The daily scenery of the lottery line is a simple manifestation of our
tendency to avoid a loss: a ticket that could land you an exponentially
inflated reward, without paying too much to get into the contest.
The thing is, we live to possess, and if we lose the things we own, the
sting of it will be greater than the gain. We’re simply wired that way. That’s
loss aversion.
It is difficult to part with the things we own. We have such a profound
sense of possessive behavior that losing something is tantamount to losing a
body part. Anything that we had called our own somehow has grown a neural link
directly connecting to our nervous and pulmonary systems. Even at the prospect
of losing something we possess, we already feel anxious, sad, and even angry.
Ironically, the more you possess things, the rate of your misery (of losing
things) becomes exponentially higher because you have more to lose than gain.
Loss aversion is an expression of fear you did not know you had—or
you’re not often aware of. If the sting of a setback and defeat have a stronger
impact on you than when you see progress, that’s loss aversion behavior at
work.
In short, we don’t want to lose. We’d rather “not lose” than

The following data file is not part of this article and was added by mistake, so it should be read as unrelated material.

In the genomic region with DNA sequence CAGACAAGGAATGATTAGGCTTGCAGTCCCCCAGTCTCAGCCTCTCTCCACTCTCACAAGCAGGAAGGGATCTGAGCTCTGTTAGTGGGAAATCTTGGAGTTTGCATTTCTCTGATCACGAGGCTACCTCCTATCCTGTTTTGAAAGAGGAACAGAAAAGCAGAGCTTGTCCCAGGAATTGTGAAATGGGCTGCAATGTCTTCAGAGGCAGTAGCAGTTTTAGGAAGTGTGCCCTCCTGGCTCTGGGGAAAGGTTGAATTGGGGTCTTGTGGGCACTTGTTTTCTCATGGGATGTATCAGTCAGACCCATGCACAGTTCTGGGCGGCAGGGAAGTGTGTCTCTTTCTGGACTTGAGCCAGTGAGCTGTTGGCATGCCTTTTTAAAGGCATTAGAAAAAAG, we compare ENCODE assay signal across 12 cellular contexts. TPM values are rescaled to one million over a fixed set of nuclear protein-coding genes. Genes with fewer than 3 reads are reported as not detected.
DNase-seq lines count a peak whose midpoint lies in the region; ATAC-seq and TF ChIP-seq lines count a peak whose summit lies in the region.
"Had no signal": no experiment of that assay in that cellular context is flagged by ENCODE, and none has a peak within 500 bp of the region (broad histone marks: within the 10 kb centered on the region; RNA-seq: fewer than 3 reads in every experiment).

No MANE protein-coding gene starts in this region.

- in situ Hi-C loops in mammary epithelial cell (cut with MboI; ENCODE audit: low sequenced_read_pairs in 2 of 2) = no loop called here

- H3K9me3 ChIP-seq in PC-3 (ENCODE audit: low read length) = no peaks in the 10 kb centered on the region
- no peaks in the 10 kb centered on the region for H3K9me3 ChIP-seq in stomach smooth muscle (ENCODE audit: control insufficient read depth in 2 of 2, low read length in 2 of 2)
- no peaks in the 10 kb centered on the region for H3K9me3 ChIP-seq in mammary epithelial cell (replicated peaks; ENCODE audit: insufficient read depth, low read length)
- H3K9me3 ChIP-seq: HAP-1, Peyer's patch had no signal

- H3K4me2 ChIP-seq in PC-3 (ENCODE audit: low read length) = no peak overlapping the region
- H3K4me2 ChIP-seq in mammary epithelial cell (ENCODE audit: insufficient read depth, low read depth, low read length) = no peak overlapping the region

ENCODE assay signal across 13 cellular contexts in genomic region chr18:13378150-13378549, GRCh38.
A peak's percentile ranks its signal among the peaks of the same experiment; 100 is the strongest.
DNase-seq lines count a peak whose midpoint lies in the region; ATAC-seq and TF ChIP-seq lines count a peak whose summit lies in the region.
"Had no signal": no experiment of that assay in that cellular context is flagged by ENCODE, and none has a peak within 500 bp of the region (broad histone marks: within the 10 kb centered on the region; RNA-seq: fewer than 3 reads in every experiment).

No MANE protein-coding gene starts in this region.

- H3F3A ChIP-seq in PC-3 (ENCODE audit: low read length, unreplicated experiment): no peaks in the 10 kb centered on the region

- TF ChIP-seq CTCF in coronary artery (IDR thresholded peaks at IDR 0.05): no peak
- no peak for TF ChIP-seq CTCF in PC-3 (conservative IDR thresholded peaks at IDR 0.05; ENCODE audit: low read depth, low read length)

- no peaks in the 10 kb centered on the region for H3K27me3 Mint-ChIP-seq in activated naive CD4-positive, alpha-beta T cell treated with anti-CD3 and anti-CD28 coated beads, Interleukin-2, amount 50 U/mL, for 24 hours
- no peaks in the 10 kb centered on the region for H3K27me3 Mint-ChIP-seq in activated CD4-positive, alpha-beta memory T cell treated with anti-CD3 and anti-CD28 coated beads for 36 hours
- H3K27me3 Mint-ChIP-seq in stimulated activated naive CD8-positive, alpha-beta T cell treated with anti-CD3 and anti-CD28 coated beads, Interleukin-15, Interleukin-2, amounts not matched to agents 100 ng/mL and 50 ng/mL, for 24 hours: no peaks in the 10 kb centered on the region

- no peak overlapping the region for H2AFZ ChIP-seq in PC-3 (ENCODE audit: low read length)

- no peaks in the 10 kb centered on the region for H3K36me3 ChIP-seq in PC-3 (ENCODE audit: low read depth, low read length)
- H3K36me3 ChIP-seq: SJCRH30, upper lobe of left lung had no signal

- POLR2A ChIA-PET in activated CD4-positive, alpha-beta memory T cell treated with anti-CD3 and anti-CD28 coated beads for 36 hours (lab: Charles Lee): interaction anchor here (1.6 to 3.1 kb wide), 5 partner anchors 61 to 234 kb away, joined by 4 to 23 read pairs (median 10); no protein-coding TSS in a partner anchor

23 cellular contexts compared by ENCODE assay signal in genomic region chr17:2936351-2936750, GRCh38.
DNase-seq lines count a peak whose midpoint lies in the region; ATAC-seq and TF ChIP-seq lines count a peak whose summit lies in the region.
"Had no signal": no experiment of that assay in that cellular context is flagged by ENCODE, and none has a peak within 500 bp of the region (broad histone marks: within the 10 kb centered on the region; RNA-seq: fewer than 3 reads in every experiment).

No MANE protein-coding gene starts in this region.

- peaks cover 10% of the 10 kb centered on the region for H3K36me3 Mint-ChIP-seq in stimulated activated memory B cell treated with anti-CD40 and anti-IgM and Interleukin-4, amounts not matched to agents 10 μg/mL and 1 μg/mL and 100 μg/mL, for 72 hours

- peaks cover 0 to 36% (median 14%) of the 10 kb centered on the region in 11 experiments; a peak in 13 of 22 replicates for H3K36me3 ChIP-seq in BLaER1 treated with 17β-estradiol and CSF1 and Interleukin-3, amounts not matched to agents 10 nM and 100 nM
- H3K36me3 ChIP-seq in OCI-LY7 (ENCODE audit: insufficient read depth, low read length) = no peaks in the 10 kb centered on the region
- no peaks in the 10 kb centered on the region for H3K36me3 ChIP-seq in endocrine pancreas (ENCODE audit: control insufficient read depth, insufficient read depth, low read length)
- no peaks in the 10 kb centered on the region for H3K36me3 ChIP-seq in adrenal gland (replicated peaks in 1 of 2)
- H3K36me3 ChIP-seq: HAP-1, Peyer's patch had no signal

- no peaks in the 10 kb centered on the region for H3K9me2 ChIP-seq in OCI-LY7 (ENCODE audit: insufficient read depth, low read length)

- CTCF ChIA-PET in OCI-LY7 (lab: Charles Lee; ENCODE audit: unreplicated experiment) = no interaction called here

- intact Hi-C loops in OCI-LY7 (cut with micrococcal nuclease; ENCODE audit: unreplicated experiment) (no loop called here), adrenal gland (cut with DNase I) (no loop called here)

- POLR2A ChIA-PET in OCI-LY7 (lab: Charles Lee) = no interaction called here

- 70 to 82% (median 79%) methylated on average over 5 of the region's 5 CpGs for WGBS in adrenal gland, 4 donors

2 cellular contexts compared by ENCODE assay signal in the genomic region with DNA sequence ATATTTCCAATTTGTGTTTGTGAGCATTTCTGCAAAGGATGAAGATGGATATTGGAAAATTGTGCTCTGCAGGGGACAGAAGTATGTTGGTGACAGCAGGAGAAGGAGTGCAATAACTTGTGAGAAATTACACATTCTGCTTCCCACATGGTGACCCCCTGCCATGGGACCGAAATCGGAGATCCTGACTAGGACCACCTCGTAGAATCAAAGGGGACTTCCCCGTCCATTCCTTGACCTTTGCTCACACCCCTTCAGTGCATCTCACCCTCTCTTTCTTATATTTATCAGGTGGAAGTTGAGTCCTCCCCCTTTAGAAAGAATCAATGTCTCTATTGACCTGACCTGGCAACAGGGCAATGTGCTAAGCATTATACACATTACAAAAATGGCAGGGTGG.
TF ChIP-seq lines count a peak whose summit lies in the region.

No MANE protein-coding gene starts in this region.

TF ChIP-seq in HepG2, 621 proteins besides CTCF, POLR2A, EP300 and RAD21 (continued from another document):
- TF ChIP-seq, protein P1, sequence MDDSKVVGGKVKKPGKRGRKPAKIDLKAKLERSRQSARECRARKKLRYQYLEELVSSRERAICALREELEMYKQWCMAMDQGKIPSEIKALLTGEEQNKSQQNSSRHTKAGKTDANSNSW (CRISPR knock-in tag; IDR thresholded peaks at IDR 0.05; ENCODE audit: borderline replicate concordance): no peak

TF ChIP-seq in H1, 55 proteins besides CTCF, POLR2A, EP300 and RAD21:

“not win”. Though this seemed to be an odd phrase, psychologists actually found
this to apply in competitive sports. By examining the facial expressions of
athletes on the podium, they deduced that bronze medalists were generally
happier than silver medalists. Bronze medalists feel they did not lose, while
Silver medalists would curse underneath because they didn’t win gold.
If you’re still on the fence on whether to believe in loss aversion, the
next time someone challenges you to small bet, you’ll soon find out that you’ll
get more upset of losing P20 than be happy you won P20. That’s because,
according to the economist who found out all about this behavioral peculiarity
(and won a Nobel Prize for it!), Daniel Kahneman, “losses hurt about twice as
much as gains make you feel good”.
Turns out, loss aversion is a dangerous thing to behold, especially when
it comes to money and investments. It will stop you from getting better offers
and greater opportunities.  Here are some
examples:
When we shirk from the idea of buying insurance because we feel we’re
paying something that is not tangible. Generally, we want to buy something that
we can hold in hands and feel that we own it.
When we purchase things that have little or no interest that will make
us feel we own them.
When we buy a share and not sell
it below the price either because you have sentimental attachment to it, or you
simple don’t want to take a loss.
When you don’t want to sell a
house or a car at a value that is less than you paid for it, even is said property
has become a liability to you.
When you don’t want to change the
status quo because you don’t want to lose your comfort zone.
When you approach a financial
planner with the goal of building wealth and end up simply buying life
insurance.
And so on and so forth.
Now, do you get the picture?